Earth Oven project

We got the itch to build an earth oven here on the claim after finding the book "Build Your Own Earth Oven" by Kiko Denzer; THE source for DIY mud ovens. Great results and the final cost to build: absolute $0.00. We used only materials we had on hand and recycled from our salvage and then located clay, stone, grass, and sand sources here on the place while on our evening walks. It is built behind the house site and handy to the camp. We've used it several times for bread and pizzas and Jeree has nearly perfected fire building for a nicely browned crust. Here are progress photos and final pix of the project:

The base is built w/ 4 stacked earth-rammed tires ala' Mike Reynold's "Earthship" construction. It takes lots of dirt to ram one full but makes for a very dense and stable base. A single T-post driven in the center kept the tires straight while tamping them full and then was cut off flush.

Next the tires were wrapped in several layers of old wire fencing for cob reinforcing. The fencing was cut off and secured to the tires w/ bent over nails driven into the rubber.

The first layer of cob is built over a stone base to raise the adobe up off the ground. The cob is mostly clay topsoil mixed with sand and dry hay for reinforcing then forced into the wire layers tight to the tires.

Layers of cob were built up to about 6" thick all around. It is looking like the Devil's Tower from Close Encounters.
Wet sand is formed into a dome form for the oven itself. The bottom edge of the dome is near vertical for a few inches than compacted to a smooth dome whose height is half the diameter of the width - a little over 2' will be big enough for pizzas and a couple of bread loaves.

The next layer of mud over the sand dome is heavy with grass for insulation, the layer of newspaper keeps it from sticking to the sand. Another layer of cob brings the final dome thickness out to about 6" and flush with the base below.

From the front a door opening and lip is formed, The height of the door is 63% of the height of the interior of the oven. That proportion comes from the book and was supposedly derived after studying hundreds of successful burning ovens so we didn't stray from the instructions on that detail.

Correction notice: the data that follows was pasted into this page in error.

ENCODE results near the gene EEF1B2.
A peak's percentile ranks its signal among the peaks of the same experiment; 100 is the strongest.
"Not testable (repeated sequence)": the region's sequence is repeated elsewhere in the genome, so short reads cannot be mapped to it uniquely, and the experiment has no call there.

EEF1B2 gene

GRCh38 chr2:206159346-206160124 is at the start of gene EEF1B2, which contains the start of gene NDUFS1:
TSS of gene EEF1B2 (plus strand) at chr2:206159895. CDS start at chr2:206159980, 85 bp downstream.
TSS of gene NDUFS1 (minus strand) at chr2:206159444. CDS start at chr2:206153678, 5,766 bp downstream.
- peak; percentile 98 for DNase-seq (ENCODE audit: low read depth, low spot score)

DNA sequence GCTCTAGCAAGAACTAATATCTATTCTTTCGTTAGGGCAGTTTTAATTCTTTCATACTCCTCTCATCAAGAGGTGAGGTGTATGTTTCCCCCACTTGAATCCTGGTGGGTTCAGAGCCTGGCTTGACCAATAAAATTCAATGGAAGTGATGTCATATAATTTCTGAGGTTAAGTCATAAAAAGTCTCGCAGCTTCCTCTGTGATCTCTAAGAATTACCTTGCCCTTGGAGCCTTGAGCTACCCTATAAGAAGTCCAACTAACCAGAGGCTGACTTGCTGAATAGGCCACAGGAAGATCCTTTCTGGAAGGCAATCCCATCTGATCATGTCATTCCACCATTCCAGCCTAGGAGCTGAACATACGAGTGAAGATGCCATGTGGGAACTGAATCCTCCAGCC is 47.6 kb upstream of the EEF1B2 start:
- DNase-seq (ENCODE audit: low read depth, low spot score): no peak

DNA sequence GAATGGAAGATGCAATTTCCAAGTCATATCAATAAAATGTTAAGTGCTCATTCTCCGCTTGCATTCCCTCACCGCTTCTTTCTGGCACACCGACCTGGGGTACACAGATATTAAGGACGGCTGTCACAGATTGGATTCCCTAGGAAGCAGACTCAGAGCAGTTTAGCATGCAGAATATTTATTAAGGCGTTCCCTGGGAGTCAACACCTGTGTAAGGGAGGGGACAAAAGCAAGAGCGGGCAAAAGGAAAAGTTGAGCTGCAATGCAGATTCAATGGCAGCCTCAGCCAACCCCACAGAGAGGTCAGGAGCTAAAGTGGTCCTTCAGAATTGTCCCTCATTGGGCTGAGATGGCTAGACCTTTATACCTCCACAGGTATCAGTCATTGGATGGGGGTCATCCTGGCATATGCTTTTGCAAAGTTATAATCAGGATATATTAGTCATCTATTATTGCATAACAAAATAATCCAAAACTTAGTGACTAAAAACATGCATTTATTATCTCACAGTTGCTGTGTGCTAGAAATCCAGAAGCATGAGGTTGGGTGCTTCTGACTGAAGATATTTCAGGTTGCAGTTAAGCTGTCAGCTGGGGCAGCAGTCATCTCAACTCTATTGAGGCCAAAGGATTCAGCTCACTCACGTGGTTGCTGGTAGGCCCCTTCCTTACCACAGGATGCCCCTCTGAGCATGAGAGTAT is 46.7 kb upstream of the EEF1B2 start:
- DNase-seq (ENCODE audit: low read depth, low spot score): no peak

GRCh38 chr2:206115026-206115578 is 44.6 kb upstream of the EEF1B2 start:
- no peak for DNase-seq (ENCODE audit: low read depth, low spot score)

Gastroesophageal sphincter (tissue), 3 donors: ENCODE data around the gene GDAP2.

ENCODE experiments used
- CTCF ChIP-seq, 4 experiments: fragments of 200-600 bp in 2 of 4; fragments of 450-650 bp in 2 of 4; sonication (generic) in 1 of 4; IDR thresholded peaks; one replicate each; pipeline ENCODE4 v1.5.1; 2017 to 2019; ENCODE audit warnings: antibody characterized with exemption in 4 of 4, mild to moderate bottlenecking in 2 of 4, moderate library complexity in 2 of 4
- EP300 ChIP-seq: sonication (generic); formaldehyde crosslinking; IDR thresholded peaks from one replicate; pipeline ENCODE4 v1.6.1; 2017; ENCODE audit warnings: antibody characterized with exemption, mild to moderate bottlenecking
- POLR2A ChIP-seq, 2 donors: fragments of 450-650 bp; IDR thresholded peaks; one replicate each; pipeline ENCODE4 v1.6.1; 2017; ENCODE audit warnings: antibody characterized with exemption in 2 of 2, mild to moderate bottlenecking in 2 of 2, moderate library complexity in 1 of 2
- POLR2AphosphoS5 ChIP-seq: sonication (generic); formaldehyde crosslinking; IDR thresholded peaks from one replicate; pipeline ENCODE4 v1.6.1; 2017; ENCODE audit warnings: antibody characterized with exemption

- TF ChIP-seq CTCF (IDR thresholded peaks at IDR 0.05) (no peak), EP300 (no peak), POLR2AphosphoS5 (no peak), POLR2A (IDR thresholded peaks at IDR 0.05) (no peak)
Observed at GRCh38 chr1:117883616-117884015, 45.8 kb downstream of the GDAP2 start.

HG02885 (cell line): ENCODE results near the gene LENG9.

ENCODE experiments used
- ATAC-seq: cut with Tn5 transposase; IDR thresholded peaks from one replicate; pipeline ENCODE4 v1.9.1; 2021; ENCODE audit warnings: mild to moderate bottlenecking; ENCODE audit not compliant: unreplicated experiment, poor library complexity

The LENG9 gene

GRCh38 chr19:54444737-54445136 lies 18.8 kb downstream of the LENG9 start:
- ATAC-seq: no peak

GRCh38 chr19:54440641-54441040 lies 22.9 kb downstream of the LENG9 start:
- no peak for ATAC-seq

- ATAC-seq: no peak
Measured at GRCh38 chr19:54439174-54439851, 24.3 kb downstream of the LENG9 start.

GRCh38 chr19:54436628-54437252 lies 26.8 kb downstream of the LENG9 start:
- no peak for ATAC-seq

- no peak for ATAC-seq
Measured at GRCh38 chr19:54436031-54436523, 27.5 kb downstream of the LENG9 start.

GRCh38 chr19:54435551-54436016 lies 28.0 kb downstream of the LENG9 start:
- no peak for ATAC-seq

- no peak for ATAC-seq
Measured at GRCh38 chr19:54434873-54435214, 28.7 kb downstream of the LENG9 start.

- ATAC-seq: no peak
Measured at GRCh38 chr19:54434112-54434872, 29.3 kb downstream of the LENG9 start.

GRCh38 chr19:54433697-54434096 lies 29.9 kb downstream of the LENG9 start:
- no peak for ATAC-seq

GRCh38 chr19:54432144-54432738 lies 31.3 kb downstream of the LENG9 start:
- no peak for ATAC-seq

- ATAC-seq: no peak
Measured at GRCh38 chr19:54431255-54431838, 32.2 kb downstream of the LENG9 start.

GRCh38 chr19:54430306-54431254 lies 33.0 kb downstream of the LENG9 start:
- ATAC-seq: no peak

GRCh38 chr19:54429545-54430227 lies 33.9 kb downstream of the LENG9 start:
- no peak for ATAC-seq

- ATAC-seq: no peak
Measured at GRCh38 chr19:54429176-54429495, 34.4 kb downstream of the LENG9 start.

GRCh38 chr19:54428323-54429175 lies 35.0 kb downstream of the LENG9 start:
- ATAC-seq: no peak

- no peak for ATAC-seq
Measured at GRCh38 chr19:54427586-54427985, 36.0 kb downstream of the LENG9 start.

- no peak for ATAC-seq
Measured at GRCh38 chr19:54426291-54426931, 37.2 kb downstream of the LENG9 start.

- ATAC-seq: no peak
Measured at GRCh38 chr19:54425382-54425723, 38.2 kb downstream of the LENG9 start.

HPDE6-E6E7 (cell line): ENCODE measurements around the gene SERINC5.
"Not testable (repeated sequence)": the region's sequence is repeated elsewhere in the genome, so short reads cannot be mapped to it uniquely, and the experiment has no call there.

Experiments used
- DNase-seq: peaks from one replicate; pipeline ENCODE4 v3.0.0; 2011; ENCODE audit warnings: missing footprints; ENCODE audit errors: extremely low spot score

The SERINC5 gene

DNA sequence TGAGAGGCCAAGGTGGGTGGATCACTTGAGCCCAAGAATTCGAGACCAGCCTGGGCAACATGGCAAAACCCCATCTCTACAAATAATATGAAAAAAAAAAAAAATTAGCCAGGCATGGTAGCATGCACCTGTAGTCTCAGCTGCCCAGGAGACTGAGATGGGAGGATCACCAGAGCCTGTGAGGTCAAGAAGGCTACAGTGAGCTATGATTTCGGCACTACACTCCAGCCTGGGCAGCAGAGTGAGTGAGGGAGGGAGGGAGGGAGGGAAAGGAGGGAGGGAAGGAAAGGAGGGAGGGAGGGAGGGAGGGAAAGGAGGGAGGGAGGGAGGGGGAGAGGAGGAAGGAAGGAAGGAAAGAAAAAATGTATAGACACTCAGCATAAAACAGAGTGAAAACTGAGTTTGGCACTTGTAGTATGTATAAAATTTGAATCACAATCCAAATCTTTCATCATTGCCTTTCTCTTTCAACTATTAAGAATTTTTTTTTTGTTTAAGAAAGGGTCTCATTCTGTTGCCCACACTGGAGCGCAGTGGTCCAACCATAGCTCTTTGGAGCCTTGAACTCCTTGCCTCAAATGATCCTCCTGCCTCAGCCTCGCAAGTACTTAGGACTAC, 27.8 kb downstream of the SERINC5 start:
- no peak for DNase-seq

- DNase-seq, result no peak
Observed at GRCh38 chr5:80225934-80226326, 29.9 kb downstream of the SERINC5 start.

Next the sand dome is removed through the opening and the interior oven surface is left exposed. With a stiff cob mixture it is self supporting now. Joey, our Basenji, has to get in on the project.

We used a broken tile mosaic over the dome to help shed water and add some color. The tile was dug up while doing house demolition and was just stuck into the top layer of mud while it was still wet. A final coat of plaster over the whole thing will finish the oven and "grout" the tile into place.
Done. Cleaned up and burning a small fire to help dry it out from the inside. After a few more fires and a couple of days drying time we cooked for the first time. The oven burns a beautiful slow fire with long licking flames and very little smoke. An hour of mesquite branches will heat it up to about a 450 degree oven temp. We've found that a few coals left around the edges while cooking browns things really nice. A door was made out of heavy wood about 5" thick and shaped to fit the opening, soaking the door in water makes steam inside and keeps the door from scorching.

1 comment:

  1. hi, we are in the middle of construction on a similar project and the land owners started to worry. Have you had any problems of safety? Have the tires wanted to vent off any vapors?


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